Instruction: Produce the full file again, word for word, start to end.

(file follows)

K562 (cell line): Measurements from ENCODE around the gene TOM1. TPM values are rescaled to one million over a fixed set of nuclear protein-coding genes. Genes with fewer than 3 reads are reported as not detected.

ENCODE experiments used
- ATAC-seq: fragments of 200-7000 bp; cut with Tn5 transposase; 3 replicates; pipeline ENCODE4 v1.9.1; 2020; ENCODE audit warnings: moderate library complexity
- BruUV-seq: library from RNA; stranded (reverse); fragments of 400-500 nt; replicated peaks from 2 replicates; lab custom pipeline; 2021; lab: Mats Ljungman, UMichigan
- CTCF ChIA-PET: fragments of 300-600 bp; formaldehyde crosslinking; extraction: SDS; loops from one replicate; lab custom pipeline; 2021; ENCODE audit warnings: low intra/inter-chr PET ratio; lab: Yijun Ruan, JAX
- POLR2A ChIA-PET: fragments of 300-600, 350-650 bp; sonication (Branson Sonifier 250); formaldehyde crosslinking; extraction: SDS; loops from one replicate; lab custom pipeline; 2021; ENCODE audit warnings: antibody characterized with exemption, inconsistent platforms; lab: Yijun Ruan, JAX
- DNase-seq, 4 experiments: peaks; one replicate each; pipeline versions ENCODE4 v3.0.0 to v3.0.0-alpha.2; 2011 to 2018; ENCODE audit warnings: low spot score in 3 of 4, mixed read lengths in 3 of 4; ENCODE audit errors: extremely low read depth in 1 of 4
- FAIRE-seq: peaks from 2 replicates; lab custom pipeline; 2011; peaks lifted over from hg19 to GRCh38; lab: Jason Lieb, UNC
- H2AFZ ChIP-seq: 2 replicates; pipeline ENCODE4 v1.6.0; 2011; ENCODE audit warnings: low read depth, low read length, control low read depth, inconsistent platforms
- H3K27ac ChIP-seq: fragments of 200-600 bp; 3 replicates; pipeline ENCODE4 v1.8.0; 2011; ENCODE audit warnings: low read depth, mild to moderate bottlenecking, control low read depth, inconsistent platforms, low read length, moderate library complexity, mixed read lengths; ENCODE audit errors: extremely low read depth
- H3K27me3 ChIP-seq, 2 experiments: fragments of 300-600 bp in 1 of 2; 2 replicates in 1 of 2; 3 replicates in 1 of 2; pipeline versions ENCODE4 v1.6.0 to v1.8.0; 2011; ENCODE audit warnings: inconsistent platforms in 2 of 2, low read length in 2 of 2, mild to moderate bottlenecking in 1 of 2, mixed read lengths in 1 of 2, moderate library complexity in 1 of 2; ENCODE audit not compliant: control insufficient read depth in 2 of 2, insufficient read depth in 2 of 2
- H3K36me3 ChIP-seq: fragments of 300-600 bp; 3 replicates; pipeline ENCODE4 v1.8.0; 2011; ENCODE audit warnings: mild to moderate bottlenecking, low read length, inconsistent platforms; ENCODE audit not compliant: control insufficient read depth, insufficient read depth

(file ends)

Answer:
K562 (cell line): Measurements from ENCODE around the gene TOM1. TPM values are rescaled to one million over a fixed set of nuclear protein-coding genes. Genes with fewer than 3 reads are reported as not detected.

ENCODE experiments used
- ATAC-seq: fragments of 200-7000 bp; cut with Tn5 transposase; 3 replicates; pipeline ENCODE4 v1.9.1; 2020; ENCODE audit warnings: moderate library complexity
- BruUV-seq: library from RNA; stranded (reverse); fragments of 400-500 nt; replicated peaks from 2 replicates; lab custom pipeline; 2021; lab: Mats Ljungman, UMichigan
- CTCF ChIA-PET: fragments of 300-600 bp; formaldehyde crosslinking; extraction: SDS; loops from one replicate; lab custom pipeline; 2021; ENCODE audit warnings: low intra/inter-chr PET ratio; lab: Yijun Ruan, JAX
- POLR2A ChIA-PET: fragments of 300-600, 350-650 bp; sonication (Branson Sonifier 250); formaldehyde crosslinking; extraction: SDS; loops from one replicate; lab custom pipeline; 2021; ENCODE audit warnings: antibody characterized with exemption, inconsistent platforms; lab: Yijun Ruan, JAX
- DNase-seq, 4 experiments: peaks; one replicate each; pipeline versions ENCODE4 v3.0.0 to v3.0.0-alpha.2; 2011 to 2018; ENCODE audit warnings: low spot score in 3 of 4, mixed read lengths in 3 of 4; ENCODE audit errors: extremely low read depth in 1 of 4
- FAIRE-seq: peaks from 2 replicates; lab custom pipeline; 2011; peaks lifted over from hg19 to GRCh38; lab: Jason Lieb, UNC
- H2AFZ ChIP-seq: 2 replicates; pipeline ENCODE4 v1.6.0; 2011; ENCODE audit warnings: low read depth, low read length, control low read depth, inconsistent platforms
- H3K27ac ChIP-seq: fragments of 200-600 bp; 3 replicates; pipeline ENCODE4 v1.8.0; 2011; ENCODE audit warnings: low read depth, mild to moderate bottlenecking, control low read depth, inconsistent platforms, low read length, moderate library complexity, mixed read lengths; ENCODE audit errors: extremely low read depth
- H3K27me3 ChIP-seq, 2 experiments: fragments of 300-600 bp in 1 of 2; 2 replicates in 1 of 2; 3 replicates in 1 of 2; pipeline versions ENCODE4 v1.6.0 to v1.8.0; 2011; ENCODE audit warnings: inconsistent platforms in 2 of 2, low read length in 2 of 2, mild to moderate bottlenecking in 1 of 2, mixed read lengths in 1 of 2, moderate library complexity in 1 of 2; ENCODE audit not compliant: control insufficient read depth in 2 of 2, insufficient read depth in 2 of 2
- H3K36me3 ChIP-seq: fragments of 300-600 bp; 3 replicates; pipeline ENCODE4 v1.8.0; 2011; ENCODE audit warnings: mild to moderate bottlenecking, low read length, inconsistent platforms; ENCODE audit not compliant: control insufficient read depth, insufficient read depth